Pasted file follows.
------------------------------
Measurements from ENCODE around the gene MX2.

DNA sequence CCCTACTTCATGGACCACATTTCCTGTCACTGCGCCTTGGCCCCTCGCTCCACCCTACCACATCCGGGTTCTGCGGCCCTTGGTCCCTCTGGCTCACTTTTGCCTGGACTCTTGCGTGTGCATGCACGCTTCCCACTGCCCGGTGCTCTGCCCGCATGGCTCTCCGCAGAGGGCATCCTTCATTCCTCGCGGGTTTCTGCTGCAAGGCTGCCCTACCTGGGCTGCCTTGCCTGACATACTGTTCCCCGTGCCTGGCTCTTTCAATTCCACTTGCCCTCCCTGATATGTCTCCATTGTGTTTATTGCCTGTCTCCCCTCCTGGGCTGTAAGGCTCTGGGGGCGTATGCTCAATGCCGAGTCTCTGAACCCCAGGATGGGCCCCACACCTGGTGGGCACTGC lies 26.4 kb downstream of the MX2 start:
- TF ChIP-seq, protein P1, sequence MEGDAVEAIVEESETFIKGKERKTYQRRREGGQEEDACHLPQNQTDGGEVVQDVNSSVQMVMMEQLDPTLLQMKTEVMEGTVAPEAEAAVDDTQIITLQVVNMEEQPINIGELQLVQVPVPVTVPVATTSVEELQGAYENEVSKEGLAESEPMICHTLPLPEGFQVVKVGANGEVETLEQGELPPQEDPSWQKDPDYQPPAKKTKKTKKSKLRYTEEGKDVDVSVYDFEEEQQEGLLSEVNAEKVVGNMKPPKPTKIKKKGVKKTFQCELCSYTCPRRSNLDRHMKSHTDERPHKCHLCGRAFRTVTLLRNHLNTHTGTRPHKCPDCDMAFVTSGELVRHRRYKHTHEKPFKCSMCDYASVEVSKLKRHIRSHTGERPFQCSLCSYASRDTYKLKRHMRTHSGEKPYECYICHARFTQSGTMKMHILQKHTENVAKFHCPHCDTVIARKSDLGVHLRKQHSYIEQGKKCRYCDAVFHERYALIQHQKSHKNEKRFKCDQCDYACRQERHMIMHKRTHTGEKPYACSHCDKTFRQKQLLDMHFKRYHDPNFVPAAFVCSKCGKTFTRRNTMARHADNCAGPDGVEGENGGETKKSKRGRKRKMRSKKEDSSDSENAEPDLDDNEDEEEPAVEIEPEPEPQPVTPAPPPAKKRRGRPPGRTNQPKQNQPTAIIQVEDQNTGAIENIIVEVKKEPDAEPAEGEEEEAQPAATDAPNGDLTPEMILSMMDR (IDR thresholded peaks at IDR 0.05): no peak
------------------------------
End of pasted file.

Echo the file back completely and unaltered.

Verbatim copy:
Measurements from ENCODE around the gene MX2.

DNA sequence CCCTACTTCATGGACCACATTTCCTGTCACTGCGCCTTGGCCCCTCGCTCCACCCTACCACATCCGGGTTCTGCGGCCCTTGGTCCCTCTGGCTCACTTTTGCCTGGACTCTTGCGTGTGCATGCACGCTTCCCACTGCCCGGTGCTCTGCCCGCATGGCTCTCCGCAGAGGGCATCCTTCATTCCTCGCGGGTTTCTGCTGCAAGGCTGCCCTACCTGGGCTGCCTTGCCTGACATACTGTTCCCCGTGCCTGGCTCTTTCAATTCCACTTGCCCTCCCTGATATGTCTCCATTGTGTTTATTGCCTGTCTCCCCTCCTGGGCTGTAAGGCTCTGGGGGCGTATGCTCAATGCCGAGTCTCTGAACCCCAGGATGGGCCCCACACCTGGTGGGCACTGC lies 26.4 kb downstream of the MX2 start:
- TF ChIP-seq, protein P1, sequence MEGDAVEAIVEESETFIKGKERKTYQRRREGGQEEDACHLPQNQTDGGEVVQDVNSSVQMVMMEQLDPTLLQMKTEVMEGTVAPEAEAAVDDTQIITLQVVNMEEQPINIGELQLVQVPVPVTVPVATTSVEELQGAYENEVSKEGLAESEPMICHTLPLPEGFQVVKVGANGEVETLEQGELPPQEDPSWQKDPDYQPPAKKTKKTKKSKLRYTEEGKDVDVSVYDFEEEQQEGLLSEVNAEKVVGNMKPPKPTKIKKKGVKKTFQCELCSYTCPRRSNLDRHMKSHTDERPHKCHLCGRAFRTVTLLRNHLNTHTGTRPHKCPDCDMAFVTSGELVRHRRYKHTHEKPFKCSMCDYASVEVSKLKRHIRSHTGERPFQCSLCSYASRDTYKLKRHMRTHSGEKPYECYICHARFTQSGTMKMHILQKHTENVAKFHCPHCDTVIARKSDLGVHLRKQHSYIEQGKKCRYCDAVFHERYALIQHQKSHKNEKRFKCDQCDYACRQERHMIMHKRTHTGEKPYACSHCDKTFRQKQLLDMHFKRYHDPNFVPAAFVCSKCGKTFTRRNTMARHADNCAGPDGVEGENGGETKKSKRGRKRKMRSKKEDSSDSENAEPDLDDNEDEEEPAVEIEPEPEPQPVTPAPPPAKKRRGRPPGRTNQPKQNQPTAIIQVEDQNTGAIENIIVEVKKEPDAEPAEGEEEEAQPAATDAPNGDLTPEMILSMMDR (IDR thresholded peaks at IDR 0.05): no peak